What is maximum PSI to blow water out of PVC pipes?

Discussion in 'Plumbing Forum, Professional & DIY Advice' started by 920codyroad, Jan 16, 2010.

  1. 920codyroad

    920codyroad New Member

    Messages:
    3
    Location:
    Texas
    Winterizing barn pipes, but not going as I had hoped. Help, please???

    We had some days where the temperature dropped to 18 degrees and the pipes in the barn froze and burst. I just got done replacing them. The pipes are 3/4 PVC. I installed a pneumatic coppling in the line inside the house where it is fed from. The run is about 75 feet from the house to the barn.

    I tested for water leaks and all is good. I hooked up the compressor to it and blew 70 PSI of air through. I would have thought the water would come rushing out when I turned on the spicket outside the barn. But, instead it just dribbled out. Once It stopped I would have thought I would hear the air rushing out of the spicket, but I don't. If I shut the spicket and let it sit closed for a few minutes and then open it slowly, the water and air start coming out. But, very slowly. :confused:

    What is the maximum PSI I can blow through 3/4" PVC? Am I doing anything wrong?
    Last edited: Jan 16, 2010
  2. gardner

    gardner DIY Senior Member

    Messages:
    222
    Location:
    Ontario
    Personally I have had bad luck blowing pipes out. The problem with blowing the lines is that bubbles of air can travel freely through the liquid water, without moving much or any of it along the pipe. Water can easily flow back down the pipe to the low spot after you stop blowing air through.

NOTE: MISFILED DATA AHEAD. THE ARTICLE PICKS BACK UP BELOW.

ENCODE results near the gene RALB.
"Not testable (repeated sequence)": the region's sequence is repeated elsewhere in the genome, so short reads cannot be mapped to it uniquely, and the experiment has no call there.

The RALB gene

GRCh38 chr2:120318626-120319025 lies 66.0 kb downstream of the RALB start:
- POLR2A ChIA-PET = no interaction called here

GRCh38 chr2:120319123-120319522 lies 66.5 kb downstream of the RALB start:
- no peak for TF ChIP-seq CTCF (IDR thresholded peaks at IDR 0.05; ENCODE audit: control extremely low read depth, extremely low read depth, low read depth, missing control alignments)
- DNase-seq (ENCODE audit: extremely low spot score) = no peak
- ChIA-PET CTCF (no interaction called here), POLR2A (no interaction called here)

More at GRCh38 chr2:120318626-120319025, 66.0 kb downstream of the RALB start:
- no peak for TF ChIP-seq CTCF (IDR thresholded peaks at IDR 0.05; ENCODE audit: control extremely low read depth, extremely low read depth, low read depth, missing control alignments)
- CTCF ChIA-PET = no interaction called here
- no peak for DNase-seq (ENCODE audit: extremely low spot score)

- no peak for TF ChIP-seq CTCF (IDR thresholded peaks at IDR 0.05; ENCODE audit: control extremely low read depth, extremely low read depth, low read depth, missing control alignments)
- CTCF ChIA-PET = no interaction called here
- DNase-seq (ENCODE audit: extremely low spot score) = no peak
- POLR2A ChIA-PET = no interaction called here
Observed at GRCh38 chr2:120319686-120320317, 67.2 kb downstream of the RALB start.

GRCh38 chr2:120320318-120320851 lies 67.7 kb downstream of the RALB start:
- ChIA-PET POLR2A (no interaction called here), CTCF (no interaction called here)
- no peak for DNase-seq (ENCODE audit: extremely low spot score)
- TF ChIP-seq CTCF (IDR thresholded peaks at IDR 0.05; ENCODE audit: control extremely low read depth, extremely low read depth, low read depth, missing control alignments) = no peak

I prefer to design the lines so that that they pitch towards a low point, possibly in several places, and then place boiler drains at the low points. You should be able to drain the system dry by opening up all the valves.
  3. 920codyroad

    920codyroad New Member

    Messages:
    3
    Location:
    Texas
    Unfortunately, that isn't an option. The barn is on the same ground level as the house, the pipes to the barn are buried, both going to the barn and under the slab.

    The pipes coming out of the slab burst this week. I was lucky in that they burst and split about 6" above the slab. so, I had enough pipe to install a coupling and new pipes.

    But, I need to figure out a way to winterize these pipes. I would really like to have a blowout but don't know the maximum PSI I can push through without bursting pipes.
  4. cacher_chick

    cacher_chick Test, Don't Guess!

    Messages:
    3,250
    Location:
    Land of Cheese
    3/4" schedule 40 PVC pipe has a bursting pressure of over 1500 psi.
    That's not to say your joints or fixtures won't pop well before.
  5. 920codyroad

    920codyroad New Member

    Messages:
    3
    Location:
    Texas
    So, if I open the farthest spicket, I can pump 135 PSI (maximum my 60 gallon compressor goes) through without worrying about damage?

    What's the best way to get more CFM out of my compressor? I think it's volume that I'm after, not PSI.
  6. cacher_chick

    cacher_chick Test, Don't Guess!

    Messages:
    3,250
    Location:
    Land of Cheese
    That will be fine as long as your system is in good shape.